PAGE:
Nowadays it is hard to find a piece of writing or a speech without a mention of a quote. Moreover, most articles and speeches even have multiple quotes. We quote to support our opinion. It is believed that the quotes add value, give strength, decorate and define the argument. However, the question is: Does the power of an idea necessarily depend on quotes?
Writing or speaking is an expression of an opinion. We write so that we can contribute, though in a small scale, in building an opinion about an issue. While doing so we quote. However, many times, the quotes just turn out to be the elaboration of the quoted personality’s doctrine.
I have known some who quote in their writings just for the sake of quote. They want their write-ups to have quoted so that they appear much more thought-provoking or intellectual books. They fall in the category ‘ the more the quotes, the powerful the writing is.’ Do we want our write-ups to be labelled and influenced by a particular personality or any established idea?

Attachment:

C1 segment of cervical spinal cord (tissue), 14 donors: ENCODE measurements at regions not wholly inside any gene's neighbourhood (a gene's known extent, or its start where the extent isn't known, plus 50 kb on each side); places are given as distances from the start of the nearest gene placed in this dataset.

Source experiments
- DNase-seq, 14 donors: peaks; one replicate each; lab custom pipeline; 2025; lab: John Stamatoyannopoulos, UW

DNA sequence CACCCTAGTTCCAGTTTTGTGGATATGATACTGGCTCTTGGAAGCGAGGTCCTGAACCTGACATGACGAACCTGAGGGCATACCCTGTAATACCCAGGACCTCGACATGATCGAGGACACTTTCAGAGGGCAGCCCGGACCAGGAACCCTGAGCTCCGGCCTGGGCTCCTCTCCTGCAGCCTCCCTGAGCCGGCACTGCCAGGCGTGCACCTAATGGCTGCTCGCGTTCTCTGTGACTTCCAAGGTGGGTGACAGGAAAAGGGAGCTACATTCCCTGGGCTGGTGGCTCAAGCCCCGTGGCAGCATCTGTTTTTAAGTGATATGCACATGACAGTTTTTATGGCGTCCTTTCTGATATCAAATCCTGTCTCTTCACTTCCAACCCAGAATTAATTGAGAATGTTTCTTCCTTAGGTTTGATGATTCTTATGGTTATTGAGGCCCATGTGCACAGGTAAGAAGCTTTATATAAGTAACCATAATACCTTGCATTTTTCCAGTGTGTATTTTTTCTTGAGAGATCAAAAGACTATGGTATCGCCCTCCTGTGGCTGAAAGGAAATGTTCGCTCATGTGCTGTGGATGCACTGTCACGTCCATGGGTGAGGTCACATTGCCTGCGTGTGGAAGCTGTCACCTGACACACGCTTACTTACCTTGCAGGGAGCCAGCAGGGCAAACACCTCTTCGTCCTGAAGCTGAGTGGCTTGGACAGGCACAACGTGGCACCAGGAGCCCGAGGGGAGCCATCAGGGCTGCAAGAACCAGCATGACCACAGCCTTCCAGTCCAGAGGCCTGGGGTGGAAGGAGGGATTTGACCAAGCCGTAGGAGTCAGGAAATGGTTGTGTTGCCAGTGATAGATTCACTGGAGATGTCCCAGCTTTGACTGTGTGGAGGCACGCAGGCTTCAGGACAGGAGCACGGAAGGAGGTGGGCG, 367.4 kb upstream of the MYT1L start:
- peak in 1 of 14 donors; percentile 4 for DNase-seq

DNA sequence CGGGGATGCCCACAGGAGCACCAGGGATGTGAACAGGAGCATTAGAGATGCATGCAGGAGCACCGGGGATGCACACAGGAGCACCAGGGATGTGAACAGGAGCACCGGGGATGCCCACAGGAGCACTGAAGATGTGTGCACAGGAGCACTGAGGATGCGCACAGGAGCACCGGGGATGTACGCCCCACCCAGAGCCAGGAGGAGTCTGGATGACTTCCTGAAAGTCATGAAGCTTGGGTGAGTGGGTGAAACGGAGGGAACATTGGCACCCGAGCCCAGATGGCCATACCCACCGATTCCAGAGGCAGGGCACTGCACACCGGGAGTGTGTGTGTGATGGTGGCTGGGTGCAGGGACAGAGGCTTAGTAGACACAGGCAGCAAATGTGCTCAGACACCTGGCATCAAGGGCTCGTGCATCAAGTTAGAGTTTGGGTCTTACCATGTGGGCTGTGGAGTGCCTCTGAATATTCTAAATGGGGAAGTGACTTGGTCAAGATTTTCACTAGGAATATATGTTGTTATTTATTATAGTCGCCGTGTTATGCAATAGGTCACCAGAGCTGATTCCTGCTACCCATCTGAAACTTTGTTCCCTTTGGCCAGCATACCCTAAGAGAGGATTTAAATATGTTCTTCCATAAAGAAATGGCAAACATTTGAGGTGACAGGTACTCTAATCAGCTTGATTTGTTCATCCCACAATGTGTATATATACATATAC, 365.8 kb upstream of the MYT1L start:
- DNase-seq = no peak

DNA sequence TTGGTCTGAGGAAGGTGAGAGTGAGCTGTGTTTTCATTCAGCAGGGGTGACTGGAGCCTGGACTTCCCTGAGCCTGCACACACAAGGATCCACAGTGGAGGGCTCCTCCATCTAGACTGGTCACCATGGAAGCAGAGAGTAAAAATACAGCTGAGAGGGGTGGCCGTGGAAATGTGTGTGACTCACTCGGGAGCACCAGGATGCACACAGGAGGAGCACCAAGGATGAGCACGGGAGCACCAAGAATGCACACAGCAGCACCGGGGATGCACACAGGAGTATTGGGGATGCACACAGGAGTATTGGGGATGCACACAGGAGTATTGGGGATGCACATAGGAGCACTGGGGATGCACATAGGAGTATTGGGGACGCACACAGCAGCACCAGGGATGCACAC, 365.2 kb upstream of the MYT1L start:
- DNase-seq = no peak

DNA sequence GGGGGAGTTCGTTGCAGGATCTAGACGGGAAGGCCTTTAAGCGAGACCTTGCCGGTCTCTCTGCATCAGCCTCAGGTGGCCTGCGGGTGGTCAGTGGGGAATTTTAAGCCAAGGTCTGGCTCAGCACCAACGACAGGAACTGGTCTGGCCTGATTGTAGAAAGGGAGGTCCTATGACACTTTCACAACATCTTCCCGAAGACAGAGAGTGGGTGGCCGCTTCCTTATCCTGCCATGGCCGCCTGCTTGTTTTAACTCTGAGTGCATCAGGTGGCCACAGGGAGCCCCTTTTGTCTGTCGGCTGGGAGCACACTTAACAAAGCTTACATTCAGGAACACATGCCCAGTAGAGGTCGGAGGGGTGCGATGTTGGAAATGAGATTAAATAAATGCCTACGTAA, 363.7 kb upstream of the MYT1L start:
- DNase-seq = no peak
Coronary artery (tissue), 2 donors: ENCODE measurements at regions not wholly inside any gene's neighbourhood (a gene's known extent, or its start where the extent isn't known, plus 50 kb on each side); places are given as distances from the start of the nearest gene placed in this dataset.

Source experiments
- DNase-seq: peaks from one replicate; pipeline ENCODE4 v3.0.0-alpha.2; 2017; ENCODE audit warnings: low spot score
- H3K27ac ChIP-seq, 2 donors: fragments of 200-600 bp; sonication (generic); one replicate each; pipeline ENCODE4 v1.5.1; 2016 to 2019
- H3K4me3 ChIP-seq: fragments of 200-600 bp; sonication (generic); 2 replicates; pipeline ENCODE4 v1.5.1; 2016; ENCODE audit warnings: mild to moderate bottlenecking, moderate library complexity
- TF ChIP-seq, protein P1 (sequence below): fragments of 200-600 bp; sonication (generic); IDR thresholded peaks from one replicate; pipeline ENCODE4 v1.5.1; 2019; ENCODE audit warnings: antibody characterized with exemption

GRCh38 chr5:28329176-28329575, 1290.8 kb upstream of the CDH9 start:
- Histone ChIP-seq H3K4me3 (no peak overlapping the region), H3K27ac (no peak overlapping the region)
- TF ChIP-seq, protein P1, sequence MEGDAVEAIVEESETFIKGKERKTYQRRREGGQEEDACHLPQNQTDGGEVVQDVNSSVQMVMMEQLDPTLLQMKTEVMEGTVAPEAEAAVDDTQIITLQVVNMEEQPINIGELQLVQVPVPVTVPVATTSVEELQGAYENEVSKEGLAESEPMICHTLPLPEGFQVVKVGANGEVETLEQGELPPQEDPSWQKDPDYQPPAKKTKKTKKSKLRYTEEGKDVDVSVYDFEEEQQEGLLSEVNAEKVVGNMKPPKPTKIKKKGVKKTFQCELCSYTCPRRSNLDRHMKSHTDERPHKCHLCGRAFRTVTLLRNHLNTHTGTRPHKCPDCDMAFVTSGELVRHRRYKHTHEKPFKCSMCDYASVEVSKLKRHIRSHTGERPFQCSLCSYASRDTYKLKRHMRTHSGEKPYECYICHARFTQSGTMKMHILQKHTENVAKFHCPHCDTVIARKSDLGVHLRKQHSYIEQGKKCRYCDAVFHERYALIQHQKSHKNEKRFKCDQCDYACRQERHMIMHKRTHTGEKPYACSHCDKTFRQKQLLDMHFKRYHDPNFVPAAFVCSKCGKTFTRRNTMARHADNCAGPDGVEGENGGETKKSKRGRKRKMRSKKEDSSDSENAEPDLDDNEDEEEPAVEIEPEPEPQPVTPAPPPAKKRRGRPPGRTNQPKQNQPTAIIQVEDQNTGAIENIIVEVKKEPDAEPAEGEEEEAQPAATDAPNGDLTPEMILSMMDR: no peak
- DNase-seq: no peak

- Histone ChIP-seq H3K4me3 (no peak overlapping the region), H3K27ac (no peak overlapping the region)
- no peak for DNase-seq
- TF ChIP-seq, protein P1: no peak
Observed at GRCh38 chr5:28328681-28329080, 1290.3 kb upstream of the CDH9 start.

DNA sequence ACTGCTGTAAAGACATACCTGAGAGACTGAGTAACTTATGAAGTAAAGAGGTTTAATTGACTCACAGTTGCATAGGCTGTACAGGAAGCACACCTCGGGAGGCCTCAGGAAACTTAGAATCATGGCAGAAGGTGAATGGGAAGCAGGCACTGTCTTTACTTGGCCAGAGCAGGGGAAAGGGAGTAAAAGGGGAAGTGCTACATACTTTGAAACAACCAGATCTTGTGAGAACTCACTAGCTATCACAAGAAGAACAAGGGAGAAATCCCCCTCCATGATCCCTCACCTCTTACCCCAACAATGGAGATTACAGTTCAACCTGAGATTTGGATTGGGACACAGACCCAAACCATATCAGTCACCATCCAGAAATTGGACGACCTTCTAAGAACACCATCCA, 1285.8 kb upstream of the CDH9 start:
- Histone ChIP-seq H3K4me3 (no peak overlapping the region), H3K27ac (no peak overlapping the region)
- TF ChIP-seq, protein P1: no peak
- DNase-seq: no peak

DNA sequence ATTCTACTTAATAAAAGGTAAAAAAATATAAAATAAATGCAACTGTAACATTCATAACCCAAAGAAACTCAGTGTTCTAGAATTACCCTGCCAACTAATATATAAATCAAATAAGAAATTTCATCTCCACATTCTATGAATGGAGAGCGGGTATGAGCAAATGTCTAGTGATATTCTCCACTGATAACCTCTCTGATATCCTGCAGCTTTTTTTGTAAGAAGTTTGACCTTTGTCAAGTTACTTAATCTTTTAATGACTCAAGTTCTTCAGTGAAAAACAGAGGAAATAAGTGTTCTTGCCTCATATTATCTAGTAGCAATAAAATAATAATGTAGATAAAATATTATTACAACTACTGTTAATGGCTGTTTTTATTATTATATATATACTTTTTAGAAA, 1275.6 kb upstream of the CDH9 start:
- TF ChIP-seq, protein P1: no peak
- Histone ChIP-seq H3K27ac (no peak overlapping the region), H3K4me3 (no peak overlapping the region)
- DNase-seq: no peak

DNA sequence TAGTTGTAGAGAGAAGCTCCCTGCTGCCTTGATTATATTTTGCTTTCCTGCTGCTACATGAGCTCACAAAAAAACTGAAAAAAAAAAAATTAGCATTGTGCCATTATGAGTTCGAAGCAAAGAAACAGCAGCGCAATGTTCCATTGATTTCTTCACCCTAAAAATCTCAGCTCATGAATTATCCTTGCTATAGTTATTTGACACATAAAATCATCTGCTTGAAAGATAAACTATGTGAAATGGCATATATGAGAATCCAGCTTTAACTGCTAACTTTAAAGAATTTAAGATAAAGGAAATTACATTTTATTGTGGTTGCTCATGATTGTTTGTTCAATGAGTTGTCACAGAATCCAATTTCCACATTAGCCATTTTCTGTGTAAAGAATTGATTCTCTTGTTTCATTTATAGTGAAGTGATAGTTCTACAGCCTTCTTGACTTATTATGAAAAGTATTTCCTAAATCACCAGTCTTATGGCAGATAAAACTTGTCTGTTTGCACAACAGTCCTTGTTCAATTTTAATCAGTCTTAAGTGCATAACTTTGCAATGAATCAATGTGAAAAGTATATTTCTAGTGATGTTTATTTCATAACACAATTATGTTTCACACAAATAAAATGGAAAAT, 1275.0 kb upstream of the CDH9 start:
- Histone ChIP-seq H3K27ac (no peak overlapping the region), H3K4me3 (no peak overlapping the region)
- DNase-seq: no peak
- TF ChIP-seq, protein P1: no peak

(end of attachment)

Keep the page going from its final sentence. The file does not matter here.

Also, isn’t quoting like copying? Our film producers say the story is not the copy but an inspiration of this Bollywood movie? Same is with the quotes. Aren’t we deceiving the readers and the listeners by mentioning more quotes? The writer or the speaker has to be cautious that the quotes do not overshadow the ideas or the opinions? Why can’t we give something that is solely our own, on which we exclusively can take pride? Why do we want to disclose that we are inspired, shadowed, and influenced others’ ideas?
The research articles might need some statistical quotes to justify the statement, but every piece of other writing does not need quotes. If we can successfully build an opinion on our own without taking the support of others, then that is an achievement. The writer has to be cautious that the quotes do not ruin the article or the speech.